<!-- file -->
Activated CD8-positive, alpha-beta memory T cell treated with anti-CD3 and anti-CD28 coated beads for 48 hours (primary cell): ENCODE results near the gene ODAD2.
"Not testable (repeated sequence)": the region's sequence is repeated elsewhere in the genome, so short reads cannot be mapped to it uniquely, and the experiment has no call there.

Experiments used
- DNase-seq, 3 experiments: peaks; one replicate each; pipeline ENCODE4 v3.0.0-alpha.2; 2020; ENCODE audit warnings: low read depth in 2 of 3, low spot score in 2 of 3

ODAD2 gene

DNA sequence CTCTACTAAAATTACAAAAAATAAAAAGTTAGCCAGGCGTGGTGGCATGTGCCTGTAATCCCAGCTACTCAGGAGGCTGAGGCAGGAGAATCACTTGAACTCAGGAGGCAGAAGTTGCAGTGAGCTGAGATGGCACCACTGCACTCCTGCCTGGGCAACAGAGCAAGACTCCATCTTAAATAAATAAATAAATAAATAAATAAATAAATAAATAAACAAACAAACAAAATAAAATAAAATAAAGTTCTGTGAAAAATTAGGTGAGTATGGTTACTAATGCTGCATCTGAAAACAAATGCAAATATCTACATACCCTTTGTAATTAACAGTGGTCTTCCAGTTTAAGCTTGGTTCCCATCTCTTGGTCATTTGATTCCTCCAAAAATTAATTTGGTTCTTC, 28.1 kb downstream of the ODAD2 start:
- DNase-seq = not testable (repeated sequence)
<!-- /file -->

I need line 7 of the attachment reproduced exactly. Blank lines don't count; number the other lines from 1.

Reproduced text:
- DNase-seq = not testable (repeated sequence)